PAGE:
Modularise your work!

After the first post on the general importance of programming in the earth sciences today I will start with this post to go into more detail of techniques. In general there are two simple paradigms, which help me through the most problems in programming and work in general: The first is KISS – Keep It Simple, Stupid (one of the many common extensions of this abbreviation). First roots of this principle can be found in design, but it can be applied within many different sorts of applications. To keep things simple helps a lot within programming, since at one point everybody has to revisit their own code after some sort of break. A quick understanding of it is essential to enhance its functionality, reuse debugged snippets or finding errors. Using simple solutions also helps to interact with co-workers and others. Especially when scientists have to expect to interact with other disciplines, simple ways are often the only way forward. Continue reading

Programming in a scientific environment – An overview

As a scientist in earth science, who is working more on the theoretical side, the daily work consists in large parts of programming. Nevertheless, even with the importance programming has nowadays in this field, I hear again and again from people that they had not got a systematical education on this during their studies. Of cause, I agree, learning by doing plays a very important part to become a good programmer, but without further insights into the background of programming it can be quite hard to generate the benefits of a well planed structured programm. Continue reading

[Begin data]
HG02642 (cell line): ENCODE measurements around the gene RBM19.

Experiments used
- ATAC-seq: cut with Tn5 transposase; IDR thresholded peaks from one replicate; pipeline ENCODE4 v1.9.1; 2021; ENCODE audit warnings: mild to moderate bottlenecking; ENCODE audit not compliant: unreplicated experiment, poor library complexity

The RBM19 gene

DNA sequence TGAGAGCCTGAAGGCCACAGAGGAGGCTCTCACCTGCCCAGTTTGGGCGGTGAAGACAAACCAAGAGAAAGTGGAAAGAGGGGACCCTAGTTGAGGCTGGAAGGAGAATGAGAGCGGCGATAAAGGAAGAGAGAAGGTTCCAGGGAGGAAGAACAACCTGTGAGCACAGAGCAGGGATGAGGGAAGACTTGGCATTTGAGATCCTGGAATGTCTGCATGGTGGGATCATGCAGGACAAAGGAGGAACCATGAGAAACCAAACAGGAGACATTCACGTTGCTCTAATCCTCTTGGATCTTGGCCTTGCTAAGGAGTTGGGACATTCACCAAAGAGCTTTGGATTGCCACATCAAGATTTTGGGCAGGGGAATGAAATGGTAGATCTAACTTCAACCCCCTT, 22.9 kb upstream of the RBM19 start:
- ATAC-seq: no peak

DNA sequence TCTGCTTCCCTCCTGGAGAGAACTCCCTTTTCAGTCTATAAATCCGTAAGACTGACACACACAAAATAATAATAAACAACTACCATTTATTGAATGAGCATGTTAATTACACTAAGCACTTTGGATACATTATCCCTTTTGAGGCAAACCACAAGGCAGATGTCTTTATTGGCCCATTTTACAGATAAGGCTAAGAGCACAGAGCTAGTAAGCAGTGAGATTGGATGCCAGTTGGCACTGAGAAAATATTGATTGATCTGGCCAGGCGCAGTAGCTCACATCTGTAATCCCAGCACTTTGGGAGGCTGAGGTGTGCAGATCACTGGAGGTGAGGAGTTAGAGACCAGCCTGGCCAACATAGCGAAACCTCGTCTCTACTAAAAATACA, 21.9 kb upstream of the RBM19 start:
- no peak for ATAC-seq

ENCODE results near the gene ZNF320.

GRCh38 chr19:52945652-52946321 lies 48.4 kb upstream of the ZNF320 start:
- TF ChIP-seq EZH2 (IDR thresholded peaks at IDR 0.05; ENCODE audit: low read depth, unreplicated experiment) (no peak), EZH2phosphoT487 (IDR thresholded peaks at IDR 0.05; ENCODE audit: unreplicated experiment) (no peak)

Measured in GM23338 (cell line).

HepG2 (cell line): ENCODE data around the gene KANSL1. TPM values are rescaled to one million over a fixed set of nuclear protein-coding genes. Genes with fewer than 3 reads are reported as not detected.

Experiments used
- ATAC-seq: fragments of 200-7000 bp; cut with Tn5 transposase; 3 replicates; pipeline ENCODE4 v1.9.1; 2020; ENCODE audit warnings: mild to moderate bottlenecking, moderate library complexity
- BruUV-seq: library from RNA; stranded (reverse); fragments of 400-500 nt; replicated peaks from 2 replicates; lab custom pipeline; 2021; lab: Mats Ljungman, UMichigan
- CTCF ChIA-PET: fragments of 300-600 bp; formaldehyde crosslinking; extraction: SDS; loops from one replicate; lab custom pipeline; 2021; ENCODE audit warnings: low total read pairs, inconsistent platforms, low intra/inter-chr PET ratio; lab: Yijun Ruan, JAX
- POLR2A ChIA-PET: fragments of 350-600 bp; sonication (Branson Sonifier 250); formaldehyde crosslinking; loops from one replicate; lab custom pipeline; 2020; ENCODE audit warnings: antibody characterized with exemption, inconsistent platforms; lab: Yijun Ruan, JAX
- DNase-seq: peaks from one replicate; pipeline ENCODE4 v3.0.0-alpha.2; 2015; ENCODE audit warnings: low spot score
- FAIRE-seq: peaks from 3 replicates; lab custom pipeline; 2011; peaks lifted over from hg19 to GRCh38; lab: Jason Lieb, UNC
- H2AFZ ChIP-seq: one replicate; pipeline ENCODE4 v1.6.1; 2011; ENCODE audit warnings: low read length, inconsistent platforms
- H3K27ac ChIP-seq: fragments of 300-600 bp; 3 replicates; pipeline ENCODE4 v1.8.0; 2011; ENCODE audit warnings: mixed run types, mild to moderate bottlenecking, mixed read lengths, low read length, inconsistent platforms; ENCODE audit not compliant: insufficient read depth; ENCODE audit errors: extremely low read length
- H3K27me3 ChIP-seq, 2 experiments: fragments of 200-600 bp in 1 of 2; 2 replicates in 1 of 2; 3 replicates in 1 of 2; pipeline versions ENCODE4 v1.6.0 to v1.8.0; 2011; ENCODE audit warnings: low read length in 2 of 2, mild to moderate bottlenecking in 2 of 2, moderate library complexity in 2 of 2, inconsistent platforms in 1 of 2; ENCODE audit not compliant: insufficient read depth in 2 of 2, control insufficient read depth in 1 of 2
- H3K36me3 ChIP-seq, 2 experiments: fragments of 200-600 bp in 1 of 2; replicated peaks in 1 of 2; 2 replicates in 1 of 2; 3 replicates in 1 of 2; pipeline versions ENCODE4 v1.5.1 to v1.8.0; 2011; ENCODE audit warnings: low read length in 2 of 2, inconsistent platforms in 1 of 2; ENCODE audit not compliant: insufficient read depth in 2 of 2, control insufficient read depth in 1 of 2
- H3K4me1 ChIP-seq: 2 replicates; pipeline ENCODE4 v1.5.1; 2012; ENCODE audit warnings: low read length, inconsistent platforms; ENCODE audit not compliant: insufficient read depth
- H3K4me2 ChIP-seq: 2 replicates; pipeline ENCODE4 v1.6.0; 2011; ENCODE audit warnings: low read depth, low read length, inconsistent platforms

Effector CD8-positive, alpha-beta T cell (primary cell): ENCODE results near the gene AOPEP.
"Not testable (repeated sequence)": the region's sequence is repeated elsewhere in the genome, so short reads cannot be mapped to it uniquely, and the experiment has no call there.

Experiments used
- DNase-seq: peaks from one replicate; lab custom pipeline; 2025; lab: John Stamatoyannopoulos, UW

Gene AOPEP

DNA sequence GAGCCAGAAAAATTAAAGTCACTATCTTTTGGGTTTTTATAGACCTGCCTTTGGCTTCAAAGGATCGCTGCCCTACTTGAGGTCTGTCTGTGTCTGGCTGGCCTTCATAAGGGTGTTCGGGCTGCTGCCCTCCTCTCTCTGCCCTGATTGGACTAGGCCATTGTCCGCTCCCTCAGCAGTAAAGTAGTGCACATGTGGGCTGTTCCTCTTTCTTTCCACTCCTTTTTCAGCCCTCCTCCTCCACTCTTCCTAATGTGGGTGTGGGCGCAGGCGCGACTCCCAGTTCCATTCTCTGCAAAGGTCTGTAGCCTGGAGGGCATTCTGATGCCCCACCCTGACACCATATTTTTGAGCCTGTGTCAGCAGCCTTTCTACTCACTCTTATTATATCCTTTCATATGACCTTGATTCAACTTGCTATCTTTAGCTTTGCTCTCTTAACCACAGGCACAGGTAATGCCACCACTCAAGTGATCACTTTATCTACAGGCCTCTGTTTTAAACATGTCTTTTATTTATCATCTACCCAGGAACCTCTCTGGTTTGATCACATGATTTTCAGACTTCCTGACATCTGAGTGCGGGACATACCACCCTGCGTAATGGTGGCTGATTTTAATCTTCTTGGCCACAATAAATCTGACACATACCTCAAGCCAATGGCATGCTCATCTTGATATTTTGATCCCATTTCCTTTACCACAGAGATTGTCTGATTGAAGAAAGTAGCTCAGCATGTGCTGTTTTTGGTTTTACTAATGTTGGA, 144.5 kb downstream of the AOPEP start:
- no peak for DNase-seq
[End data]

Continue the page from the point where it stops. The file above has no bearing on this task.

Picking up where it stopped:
A scientific cycle

Two years. Two years between the first ideas and the submit of the paper, which has gone on its journey today. Sounds like a long time, but to be honest it is not. To show this I would like to explain in this post a little bit the generalised basic steps of my work towards a paper. I will not take the submitted paper from today as an example, because its creation was quite unusual. Therefore, I will stick with the general approach, which is divided in several phases: Continue reading